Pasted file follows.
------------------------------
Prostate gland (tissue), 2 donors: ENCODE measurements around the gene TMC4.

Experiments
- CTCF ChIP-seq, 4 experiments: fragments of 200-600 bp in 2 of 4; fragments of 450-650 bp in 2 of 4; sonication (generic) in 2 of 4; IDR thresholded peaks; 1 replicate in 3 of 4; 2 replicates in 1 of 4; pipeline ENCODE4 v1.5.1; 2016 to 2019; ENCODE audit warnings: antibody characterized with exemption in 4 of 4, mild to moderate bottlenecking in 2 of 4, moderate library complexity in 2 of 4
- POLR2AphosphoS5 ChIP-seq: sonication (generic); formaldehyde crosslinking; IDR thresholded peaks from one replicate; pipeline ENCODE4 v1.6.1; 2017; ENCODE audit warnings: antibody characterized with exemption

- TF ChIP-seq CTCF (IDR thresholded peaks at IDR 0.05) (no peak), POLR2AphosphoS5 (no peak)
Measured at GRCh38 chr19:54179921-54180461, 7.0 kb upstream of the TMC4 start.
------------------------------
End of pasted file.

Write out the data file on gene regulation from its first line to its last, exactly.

Prostate gland (tissue), 2 donors: ENCODE measurements around the gene TMC4.

Experiments
- CTCF ChIP-seq, 4 experiments: fragments of 200-600 bp in 2 of 4; fragments of 450-650 bp in 2 of 4; sonication (generic) in 2 of 4; IDR thresholded peaks; 1 replicate in 3 of 4; 2 replicates in 1 of 4; pipeline ENCODE4 v1.5.1; 2016 to 2019; ENCODE audit warnings: antibody characterized with exemption in 4 of 4, mild to moderate bottlenecking in 2 of 4, moderate library complexity in 2 of 4
- POLR2AphosphoS5 ChIP-seq: sonication (generic); formaldehyde crosslinking; IDR thresholded peaks from one replicate; pipeline ENCODE4 v1.6.1; 2017; ENCODE audit warnings: antibody characterized with exemption

- TF ChIP-seq CTCF (IDR thresholded peaks at IDR 0.05) (no peak), POLR2AphosphoS5 (no peak)
Measured at GRCh38 chr19:54179921-54180461, 7.0 kb upstream of the TMC4 start.